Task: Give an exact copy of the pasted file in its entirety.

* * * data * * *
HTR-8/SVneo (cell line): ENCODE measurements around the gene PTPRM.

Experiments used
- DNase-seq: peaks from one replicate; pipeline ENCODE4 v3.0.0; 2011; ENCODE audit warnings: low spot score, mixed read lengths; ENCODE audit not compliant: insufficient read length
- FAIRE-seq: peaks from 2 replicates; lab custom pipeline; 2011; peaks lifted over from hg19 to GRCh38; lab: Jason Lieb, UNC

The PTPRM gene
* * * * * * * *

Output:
HTR-8/SVneo (cell line): ENCODE measurements around the gene PTPRM.

Experiments used
- DNase-seq: peaks from one replicate; pipeline ENCODE4 v3.0.0; 2011; ENCODE audit warnings: low spot score, mixed read lengths; ENCODE audit not compliant: insufficient read length
- FAIRE-seq: peaks from 2 replicates; lab custom pipeline; 2011; peaks lifted over from hg19 to GRCh38; lab: Jason Lieb, UNC

The PTPRM gene